“welfare” and “means-tested” do not appear in the Cato article. So they don’t attempt to explain what happens when people emigrate into a comprehensive welfare state in which work is optional. Nor do they try to explain how the immigration of an 80-year-old who doesn’t speak English and needs $2 million in medical treatment will make existing Americans better off.

      The article actually contains some data to suggest that its own thesis is incorrect: “After they arrive, immigrant workers, entrepreneurs, and investors increase the productive possibility of the U.S. economy and currently account for about 11 percent of all economic output.”

      Regardless of how many undocumented immigrants you assume, immigrants are more than 11 percent of the U.S. population. So by Cato’s own numbers you have a lot of additional demand on U.S. infrastructure (roads, schools, water, electricity, health care) and a small boost to the total GDP. that would never suffice to pay for the required infrastructure expansion.

  6. We know that low-skill immigrants make America great/rich. We know that low-skill refugee immigrants make America even greater. Yes, but what is the effect if low-skill refugees/immigrants on low-skill Americans?

  7. The key moral principle here is that of consent. Do the neighborhoods the refugee-industrial complex enriches consent to their enrichment?

    • I think for cities in depressed areas, e.g., non-coastal Maine or Upstate New York, becoming a designated dumping ground for refugees brought in by DC- and Manhattan-based refugee profiteers is actually enriching. Because every refugee comes with a lifetime of federal cash (housing subsidies, Medicaid, food stamps (SNAP), Obamaphone, etc.), even if the refugees kick off three or four generations of welfare lifestyle it still is a net gain for the city that otherwise has no industry. The refugee is using federal tax dollars to pay for health care at the local hospital (very likely the only new building in town!), to buy groceries at the local supermarket, and to pay rent to a local landlord for an apartment that would otherwise be vacant due to all of the jobs having moved to the Sunbelt.

  8. So why should we care about immigration or the less privileged? Don’t we have far more urgent issues and far more people needing help here at home to first taken care of? I am an immigrant and was less privileged and I really don’t agree with all this soft talk on this subject.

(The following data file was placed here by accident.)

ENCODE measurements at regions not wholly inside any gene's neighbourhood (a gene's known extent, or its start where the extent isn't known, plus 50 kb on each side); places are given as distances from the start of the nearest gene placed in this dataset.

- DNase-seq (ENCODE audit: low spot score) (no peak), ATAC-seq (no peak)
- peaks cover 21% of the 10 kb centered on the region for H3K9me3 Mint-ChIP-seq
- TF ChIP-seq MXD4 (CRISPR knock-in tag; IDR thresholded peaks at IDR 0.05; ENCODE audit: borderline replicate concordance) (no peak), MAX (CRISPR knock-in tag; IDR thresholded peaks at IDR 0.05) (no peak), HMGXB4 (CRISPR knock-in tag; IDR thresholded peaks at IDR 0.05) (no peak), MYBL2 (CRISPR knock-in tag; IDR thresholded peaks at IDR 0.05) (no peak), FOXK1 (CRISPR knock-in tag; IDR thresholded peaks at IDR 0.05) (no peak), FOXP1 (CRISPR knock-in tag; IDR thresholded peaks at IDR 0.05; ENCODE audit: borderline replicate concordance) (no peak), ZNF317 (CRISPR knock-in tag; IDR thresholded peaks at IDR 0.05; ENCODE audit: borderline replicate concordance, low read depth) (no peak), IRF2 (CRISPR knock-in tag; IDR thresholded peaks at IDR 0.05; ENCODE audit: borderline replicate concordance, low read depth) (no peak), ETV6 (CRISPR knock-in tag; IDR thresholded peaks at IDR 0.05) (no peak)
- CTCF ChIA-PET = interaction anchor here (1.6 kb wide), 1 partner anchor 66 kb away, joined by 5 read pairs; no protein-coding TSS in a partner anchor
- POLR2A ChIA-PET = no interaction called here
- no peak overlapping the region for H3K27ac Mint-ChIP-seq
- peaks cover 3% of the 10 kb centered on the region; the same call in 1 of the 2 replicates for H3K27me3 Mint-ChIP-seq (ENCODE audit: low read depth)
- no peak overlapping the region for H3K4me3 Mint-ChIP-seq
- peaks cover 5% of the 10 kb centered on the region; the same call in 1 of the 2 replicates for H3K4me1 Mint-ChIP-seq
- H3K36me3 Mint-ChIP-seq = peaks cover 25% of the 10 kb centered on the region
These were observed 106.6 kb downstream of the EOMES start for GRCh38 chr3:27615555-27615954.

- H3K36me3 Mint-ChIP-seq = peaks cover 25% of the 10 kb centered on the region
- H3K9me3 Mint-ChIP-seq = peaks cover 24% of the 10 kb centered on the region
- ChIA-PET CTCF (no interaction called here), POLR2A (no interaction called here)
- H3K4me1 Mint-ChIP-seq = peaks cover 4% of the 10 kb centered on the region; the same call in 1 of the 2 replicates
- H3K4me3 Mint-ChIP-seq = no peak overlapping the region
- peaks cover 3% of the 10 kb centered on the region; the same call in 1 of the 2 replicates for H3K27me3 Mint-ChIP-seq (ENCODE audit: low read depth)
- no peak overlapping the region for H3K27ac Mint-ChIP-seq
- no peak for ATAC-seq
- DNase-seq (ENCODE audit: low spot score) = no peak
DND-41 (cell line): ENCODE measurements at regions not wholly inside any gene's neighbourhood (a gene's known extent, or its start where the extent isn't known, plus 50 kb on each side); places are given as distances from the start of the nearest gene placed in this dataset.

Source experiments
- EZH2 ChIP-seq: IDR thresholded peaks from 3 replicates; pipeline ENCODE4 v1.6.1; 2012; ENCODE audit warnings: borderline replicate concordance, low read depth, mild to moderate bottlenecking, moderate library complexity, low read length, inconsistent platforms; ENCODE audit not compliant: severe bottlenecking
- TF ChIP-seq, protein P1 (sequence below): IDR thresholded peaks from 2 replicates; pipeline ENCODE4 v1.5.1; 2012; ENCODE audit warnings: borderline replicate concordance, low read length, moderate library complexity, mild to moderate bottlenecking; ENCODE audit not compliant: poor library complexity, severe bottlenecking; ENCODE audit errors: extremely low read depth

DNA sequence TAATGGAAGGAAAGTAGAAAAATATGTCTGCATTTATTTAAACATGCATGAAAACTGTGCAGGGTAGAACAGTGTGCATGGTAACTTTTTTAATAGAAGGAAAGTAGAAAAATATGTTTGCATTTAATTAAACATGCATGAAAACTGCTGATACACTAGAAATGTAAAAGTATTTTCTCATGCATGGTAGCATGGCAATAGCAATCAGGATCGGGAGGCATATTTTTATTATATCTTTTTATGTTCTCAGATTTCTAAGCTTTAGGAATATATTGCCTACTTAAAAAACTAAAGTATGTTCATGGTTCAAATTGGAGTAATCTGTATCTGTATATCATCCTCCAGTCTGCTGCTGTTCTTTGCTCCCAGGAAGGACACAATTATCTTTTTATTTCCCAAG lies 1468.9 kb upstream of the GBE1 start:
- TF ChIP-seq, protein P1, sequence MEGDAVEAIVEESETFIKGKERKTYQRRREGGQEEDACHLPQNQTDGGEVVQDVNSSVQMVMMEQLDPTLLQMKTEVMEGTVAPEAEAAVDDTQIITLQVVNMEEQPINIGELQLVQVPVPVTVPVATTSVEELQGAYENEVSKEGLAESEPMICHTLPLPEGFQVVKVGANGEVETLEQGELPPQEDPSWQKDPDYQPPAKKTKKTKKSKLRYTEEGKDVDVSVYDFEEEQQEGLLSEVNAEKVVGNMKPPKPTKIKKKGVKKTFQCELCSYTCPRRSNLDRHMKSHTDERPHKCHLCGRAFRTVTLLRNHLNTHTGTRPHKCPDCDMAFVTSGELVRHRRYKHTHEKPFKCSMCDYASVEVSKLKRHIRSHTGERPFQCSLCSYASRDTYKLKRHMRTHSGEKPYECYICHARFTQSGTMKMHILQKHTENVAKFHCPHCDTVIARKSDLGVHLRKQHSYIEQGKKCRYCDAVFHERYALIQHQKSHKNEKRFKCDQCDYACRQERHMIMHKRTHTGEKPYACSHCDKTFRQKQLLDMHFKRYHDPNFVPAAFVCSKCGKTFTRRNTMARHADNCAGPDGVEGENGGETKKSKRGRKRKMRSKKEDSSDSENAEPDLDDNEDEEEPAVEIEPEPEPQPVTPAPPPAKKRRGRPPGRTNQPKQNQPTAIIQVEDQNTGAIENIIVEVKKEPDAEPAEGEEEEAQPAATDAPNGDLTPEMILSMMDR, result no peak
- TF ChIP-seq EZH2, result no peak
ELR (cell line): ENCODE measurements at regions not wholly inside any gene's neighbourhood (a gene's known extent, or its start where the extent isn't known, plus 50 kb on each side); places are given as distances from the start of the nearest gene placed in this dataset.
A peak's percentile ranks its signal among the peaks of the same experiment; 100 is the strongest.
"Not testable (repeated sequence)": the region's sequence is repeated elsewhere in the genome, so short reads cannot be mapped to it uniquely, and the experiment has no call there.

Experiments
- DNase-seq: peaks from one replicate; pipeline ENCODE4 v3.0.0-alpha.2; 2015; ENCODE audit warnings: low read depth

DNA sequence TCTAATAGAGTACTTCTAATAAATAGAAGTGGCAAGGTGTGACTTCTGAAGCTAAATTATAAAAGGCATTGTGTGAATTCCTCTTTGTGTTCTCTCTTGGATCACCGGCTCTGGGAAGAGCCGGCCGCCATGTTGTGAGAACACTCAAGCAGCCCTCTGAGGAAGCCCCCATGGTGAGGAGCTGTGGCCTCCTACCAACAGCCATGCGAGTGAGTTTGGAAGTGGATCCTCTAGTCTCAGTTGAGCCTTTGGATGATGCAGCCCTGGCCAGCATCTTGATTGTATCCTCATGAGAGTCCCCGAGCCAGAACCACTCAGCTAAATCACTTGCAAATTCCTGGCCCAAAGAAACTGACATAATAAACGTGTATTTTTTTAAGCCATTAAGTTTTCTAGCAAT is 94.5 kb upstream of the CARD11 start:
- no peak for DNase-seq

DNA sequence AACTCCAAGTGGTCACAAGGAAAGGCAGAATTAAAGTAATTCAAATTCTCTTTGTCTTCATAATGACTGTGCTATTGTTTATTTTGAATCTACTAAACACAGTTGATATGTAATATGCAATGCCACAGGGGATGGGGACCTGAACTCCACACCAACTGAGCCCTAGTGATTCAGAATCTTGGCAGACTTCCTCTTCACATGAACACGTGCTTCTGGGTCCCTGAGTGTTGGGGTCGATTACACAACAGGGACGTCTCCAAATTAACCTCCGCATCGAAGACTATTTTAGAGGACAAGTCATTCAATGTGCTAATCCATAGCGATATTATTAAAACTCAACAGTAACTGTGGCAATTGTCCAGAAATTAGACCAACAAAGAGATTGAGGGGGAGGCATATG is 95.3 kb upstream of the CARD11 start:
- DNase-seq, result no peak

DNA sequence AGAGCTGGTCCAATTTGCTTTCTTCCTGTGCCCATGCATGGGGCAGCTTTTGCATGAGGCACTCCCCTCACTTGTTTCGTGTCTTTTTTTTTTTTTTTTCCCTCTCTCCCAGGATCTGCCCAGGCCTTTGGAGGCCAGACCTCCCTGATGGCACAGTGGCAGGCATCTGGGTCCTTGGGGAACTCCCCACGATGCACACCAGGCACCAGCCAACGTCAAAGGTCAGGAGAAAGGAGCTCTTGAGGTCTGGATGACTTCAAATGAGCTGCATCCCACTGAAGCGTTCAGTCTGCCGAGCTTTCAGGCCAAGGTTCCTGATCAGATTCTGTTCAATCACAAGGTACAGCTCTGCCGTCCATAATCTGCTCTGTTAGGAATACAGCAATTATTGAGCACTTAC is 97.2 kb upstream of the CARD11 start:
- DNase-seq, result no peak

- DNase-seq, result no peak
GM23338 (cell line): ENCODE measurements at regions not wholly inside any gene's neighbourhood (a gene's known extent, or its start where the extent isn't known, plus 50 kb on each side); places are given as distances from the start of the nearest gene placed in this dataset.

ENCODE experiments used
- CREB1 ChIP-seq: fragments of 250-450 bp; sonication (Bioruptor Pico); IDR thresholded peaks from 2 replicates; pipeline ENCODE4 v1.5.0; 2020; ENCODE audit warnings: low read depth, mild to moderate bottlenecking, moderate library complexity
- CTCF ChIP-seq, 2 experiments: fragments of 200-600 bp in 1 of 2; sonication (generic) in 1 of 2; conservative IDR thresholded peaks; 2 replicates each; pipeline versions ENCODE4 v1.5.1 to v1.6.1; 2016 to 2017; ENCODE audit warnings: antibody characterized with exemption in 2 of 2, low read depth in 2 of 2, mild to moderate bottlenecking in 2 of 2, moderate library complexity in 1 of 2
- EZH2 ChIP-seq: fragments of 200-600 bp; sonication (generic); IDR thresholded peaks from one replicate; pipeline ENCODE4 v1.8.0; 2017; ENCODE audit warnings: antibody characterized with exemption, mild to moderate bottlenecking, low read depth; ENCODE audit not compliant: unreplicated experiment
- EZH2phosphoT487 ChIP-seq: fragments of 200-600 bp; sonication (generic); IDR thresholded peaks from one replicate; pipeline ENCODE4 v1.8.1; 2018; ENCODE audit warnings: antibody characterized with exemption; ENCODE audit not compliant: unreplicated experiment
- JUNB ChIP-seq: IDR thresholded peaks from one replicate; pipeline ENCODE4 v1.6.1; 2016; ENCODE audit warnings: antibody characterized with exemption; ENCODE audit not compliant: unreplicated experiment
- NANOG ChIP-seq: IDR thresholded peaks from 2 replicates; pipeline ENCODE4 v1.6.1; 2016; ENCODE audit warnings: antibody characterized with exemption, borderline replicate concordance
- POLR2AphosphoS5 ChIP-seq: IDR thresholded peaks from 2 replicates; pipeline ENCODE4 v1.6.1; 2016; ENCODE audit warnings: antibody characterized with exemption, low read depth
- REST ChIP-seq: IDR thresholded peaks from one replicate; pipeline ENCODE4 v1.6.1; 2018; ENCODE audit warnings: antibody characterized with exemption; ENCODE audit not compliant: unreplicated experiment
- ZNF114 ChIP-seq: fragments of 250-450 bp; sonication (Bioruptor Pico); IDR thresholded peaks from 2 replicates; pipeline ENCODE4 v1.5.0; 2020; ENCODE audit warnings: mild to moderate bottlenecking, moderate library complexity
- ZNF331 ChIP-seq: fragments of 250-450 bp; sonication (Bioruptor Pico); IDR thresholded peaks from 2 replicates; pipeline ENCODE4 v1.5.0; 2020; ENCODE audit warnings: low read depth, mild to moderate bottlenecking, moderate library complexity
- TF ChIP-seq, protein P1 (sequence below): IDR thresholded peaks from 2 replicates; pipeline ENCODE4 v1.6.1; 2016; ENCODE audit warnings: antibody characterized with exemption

My family and I immigrated to the USA back in 1981 after almost 7 years of waiting, that multiple visits to the US counsel office, background check, medical and physical exam, in person interview and providing affidavit of support — all this before we were granted a temporary visa. We were given our green card 2 years later after our arrival. The wait is to prove that we will make it on our own and will not break the laws.

    As soon as we arrived, within 2 weeks we were on our own, have a job, paying rent and were in school. We got the support from friends, families and local community and we didn’t draw $1 from the government. But we did take ESL at nights at public highs school so I guess my claim of not drawing any $ from the government won’t stand.

    The way I see it, if we don’t do a good job at screening and holding up the laws for immigrants or any other subject, we are doomed to fail as a nation. There are reasons for having laws and requirements that are put in place, they intend to keep things in order and balanced, not to preserve Conservatives needs or stop the Progressives.

    And feeling sorry for the less privileged is a losing battle. We have so much programs to help for those folks to get on their feet and be a productive member of society. Unfortunately, those programs are abused beyond your imagination such that they keep the less privileged stuck where they are. All that they do is give them more “fish” rather then a “nest” to fish. Only their leaders who advocate for them get well off from those programs.

    Finally, if we are to care about the less privileged and immigrants and bend the rules for them, then the same must also apply for everything else. Harvard, MIT, Yale, etc. must also stop their high requirement for admitting students who are less qualified. Google, FB, MS, Oracle, etc. must stop firing those who do not produce and hire those who do not qualify. Hospitals, health providers, day cares, etc. must do the same. Those who have mansions or large homes must give up their homes or accept into their homes the less privileged and the needed. So on and so forth.

    Oh wait, did I just described how things are done in North Korea, Cuba or the former USSR? I wonder why nobody wants to immigrate to those countries.